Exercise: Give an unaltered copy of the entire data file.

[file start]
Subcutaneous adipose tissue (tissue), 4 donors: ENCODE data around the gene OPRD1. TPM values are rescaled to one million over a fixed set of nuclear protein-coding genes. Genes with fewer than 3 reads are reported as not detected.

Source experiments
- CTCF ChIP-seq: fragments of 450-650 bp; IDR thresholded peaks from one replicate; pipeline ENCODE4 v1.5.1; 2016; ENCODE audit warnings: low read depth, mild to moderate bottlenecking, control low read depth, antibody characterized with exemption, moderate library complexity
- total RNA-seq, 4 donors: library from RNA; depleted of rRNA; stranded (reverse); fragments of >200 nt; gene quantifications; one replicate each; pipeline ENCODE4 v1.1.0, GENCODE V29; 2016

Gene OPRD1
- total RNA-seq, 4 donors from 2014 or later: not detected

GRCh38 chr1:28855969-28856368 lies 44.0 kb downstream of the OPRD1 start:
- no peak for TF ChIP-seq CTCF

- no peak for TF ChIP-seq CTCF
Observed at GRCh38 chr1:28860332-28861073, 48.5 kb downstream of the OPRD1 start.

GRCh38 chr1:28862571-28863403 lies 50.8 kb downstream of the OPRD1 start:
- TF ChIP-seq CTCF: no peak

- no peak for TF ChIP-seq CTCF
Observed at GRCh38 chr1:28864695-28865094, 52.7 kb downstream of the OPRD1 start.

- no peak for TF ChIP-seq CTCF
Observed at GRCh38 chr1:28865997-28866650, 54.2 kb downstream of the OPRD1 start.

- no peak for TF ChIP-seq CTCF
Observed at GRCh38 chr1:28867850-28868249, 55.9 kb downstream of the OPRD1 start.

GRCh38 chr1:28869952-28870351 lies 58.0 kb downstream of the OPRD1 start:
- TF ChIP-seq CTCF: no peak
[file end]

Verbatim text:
Subcutaneous adipose tissue (tissue), 4 donors: ENCODE data around the gene OPRD1. TPM values are rescaled to one million over a fixed set of nuclear protein-coding genes. Genes with fewer than 3 reads are reported as not detected.

Source experiments
- CTCF ChIP-seq: fragments of 450-650 bp; IDR thresholded peaks from one replicate; pipeline ENCODE4 v1.5.1; 2016; ENCODE audit warnings: low read depth, mild to moderate bottlenecking, control low read depth, antibody characterized with exemption, moderate library complexity
- total RNA-seq, 4 donors: library from RNA; depleted of rRNA; stranded (reverse); fragments of >200 nt; gene quantifications; one replicate each; pipeline ENCODE4 v1.1.0, GENCODE V29; 2016

Gene OPRD1
- total RNA-seq, 4 donors from 2014 or later: not detected

GRCh38 chr1:28855969-28856368 lies 44.0 kb downstream of the OPRD1 start:
- no peak for TF ChIP-seq CTCF

- no peak for TF ChIP-seq CTCF
Observed at GRCh38 chr1:28860332-28861073, 48.5 kb downstream of the OPRD1 start.

GRCh38 chr1:28862571-28863403 lies 50.8 kb downstream of the OPRD1 start:
- TF ChIP-seq CTCF: no peak

- no peak for TF ChIP-seq CTCF
Observed at GRCh38 chr1:28864695-28865094, 52.7 kb downstream of the OPRD1 start.

- no peak for TF ChIP-seq CTCF
Observed at GRCh38 chr1:28865997-28866650, 54.2 kb downstream of the OPRD1 start.

- no peak for TF ChIP-seq CTCF
Observed at GRCh38 chr1:28867850-28868249, 55.9 kb downstream of the OPRD1 start.

GRCh38 chr1:28869952-28870351 lies 58.0 kb downstream of the OPRD1 start:
- TF ChIP-seq CTCF: no peak